Thursday, October 11, 2007

Supreme Court Chips Away at BI's Perceived Power

I am happy to report that individual property rights are still alive in the State of Washington. Today our state Supreme Court issued an opinion striking down Bainbridge Island's moratorium banning shoreline structures which was found to violate our state's Shoreline Management Act of 1971 and found that the City of Bainbridge Island (BI) had no power or authority to enact the moratorium in the first place. It has taken the plaintiffs some six years to get through this mess, but the victory comes complete with an award of attorney fees to stifle some of the agony suffered.

Justice Jim Johnson wrote that, "...despite the clear violation of property owners' rights, the City embraced the moratoria as a means to refuse consideration of any permit applications, thereby deferring difficult development decisions." Additionally, he added later in the opinion:
The City's moratoria also violate the principles of Washington Constitution's article
XVII, secion 1 and the public trust doctrine. The authors of our constitution would be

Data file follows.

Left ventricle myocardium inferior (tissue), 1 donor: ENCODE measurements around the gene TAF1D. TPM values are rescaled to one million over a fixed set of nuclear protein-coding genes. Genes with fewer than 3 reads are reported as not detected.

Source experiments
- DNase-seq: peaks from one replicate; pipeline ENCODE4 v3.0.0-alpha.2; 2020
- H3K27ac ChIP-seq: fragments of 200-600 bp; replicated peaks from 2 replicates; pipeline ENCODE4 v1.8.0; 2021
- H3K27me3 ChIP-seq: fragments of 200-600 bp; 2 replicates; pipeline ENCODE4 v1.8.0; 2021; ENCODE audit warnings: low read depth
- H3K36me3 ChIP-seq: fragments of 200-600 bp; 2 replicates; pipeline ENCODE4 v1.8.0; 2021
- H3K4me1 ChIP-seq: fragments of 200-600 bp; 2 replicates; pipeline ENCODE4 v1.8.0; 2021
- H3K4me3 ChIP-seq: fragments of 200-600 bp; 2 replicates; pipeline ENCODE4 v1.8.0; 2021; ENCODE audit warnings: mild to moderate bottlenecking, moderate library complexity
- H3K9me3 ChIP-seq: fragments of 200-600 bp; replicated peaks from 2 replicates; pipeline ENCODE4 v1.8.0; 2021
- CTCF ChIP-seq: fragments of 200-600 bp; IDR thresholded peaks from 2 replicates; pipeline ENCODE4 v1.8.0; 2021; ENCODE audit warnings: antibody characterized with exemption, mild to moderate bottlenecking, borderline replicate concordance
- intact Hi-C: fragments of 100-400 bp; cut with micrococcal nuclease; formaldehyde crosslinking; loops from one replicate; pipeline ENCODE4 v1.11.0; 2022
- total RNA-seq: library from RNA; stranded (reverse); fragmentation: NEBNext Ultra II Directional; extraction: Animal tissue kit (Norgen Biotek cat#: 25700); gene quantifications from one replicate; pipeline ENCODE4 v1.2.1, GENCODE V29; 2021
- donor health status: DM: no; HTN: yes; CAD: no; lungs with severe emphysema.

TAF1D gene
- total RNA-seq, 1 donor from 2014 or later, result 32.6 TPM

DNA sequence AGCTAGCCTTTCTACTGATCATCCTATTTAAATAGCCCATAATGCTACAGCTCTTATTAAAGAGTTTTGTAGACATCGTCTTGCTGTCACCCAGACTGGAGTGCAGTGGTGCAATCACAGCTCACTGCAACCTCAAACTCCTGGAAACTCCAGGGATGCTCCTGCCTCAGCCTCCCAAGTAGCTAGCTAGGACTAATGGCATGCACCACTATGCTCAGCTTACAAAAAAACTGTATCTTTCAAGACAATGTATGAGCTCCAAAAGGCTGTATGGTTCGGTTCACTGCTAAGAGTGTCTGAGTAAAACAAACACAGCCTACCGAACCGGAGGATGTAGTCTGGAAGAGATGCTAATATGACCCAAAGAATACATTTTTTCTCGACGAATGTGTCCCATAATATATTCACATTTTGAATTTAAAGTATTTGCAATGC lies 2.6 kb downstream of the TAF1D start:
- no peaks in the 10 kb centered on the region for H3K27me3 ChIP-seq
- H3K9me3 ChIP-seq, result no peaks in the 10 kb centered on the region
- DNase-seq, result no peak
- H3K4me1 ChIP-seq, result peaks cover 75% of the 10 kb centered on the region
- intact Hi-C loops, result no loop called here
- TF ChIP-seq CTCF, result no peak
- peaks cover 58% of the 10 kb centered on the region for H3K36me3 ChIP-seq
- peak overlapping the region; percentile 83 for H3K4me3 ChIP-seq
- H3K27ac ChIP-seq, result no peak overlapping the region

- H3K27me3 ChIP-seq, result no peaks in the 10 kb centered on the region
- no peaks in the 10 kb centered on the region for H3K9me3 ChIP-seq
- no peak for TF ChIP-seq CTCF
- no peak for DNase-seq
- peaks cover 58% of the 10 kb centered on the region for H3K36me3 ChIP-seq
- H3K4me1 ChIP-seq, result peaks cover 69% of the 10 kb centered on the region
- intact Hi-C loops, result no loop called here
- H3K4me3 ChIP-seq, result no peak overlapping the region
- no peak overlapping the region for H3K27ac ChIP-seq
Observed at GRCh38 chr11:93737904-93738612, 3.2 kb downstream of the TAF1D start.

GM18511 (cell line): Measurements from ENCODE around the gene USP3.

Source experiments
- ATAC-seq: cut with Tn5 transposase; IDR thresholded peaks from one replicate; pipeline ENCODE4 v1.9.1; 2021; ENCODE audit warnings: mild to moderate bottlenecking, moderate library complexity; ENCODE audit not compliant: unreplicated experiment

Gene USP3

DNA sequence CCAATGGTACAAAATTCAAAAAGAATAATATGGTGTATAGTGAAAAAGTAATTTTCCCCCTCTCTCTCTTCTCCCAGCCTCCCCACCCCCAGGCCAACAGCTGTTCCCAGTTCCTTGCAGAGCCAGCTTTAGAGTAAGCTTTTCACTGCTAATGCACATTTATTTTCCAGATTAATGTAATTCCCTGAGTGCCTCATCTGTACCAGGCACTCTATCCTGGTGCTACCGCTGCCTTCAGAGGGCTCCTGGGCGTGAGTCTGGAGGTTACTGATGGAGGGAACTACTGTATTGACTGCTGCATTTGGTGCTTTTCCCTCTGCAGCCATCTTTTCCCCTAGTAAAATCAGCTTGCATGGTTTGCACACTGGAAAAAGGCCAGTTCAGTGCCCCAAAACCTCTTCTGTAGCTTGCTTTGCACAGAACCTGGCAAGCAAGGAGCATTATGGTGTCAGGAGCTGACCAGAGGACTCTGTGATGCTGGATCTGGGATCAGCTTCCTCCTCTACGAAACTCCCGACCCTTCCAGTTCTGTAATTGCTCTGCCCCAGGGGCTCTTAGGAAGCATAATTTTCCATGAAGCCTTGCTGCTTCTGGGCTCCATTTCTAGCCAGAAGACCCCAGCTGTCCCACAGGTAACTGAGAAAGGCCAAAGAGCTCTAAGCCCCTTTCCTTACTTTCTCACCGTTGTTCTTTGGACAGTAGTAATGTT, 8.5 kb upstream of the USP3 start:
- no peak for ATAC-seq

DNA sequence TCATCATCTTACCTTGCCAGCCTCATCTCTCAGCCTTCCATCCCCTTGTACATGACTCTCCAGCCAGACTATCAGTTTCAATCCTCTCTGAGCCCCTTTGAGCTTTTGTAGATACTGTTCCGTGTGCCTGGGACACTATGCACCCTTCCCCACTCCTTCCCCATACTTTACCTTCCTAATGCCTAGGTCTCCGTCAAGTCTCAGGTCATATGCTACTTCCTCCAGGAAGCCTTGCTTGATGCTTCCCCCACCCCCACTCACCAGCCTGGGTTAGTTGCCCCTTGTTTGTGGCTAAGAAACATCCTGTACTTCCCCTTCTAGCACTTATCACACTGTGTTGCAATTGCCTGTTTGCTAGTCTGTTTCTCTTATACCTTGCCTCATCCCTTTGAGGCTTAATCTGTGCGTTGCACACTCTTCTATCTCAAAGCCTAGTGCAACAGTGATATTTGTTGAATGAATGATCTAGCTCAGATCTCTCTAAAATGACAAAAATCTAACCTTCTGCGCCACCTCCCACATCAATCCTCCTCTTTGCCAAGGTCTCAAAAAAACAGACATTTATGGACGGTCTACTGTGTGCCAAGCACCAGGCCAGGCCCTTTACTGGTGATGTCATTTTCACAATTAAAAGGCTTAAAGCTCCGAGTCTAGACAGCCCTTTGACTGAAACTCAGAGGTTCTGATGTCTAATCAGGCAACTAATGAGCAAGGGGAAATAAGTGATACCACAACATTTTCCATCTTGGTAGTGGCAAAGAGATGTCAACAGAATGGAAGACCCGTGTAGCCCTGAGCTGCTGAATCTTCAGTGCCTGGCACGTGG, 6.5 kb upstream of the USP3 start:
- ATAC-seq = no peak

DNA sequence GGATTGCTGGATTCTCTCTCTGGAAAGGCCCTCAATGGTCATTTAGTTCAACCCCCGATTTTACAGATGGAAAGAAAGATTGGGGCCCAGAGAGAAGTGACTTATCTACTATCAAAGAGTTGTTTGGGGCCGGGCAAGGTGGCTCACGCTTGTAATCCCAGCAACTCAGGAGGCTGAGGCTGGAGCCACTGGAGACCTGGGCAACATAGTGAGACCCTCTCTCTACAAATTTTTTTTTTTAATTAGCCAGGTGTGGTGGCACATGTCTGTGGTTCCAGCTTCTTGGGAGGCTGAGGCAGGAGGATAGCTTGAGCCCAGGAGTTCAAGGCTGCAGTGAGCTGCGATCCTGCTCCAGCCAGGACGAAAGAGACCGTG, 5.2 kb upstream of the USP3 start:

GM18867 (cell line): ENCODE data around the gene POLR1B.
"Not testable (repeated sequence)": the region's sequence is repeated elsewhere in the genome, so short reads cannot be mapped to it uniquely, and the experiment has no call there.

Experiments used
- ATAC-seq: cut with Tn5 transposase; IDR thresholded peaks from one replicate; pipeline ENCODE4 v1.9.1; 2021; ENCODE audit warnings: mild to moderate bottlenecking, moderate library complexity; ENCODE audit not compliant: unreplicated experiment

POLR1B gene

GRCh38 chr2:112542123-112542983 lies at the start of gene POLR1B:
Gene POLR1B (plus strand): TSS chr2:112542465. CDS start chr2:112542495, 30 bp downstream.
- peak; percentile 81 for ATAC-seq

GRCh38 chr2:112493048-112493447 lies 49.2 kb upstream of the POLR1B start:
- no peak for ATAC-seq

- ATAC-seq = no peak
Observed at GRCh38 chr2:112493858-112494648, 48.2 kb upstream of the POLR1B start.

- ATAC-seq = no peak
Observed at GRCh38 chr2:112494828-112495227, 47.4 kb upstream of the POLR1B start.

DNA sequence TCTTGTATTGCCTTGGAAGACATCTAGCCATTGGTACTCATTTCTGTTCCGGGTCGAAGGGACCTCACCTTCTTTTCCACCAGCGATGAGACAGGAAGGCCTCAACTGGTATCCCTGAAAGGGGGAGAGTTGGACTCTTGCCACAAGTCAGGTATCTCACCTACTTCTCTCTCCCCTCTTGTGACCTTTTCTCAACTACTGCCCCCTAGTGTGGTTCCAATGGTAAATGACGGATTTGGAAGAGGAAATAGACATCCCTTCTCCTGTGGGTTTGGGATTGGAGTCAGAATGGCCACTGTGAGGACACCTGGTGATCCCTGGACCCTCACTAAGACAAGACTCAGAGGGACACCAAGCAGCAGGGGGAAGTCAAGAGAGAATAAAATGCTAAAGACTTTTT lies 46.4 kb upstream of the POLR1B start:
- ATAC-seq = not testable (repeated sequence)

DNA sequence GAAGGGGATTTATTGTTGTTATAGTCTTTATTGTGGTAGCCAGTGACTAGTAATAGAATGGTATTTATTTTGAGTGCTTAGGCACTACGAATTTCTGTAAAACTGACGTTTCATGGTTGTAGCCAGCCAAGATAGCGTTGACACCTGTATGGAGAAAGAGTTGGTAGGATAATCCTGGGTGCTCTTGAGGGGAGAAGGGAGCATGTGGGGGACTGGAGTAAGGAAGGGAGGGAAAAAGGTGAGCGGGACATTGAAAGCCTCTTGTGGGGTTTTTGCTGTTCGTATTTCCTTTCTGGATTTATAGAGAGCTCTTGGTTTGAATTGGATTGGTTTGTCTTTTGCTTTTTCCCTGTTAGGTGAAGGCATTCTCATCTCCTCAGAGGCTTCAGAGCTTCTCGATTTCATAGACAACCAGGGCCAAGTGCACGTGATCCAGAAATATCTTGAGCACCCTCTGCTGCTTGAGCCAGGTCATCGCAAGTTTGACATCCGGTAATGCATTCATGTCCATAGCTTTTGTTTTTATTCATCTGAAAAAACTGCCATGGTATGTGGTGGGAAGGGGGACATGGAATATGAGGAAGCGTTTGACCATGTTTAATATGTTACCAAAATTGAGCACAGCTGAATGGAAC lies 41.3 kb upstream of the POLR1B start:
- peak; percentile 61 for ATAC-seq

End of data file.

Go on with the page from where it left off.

surprised by the City's claim of power, as would the voters who approved the SMA.
(Shoreline Management Act, added)

Not to be outdone, Justice Chambers, in a concurring separate opinion, wrote, "I write separately in part to state in unequivocal terms my view that the City of Bainbridge Island's year after year renewal of a shoreline building permit moratorium was an act of a stagnant municipal government."

This just had to hurt. Take a few minutes to do an internet search on the workings of BI's government and you will see a body of government that is constantly finding new ways it seems to violate individual's Constitutional rights. They just passed a new ordinance banning election signs on the public right of way. Today the BI council received a slap in the face from our highest court and I hope it is a wake up call to that body so my friends that live on this bizarre but beautiful piece of land can start to see changes back toward the mainstream.

I am hoping that this victory for property rights causes new citizens to be bold enough to stand up for their right to free political speech under the First Amendment on BI and that someone out there is brave enough to continue trying to stuff the clown back in the box.

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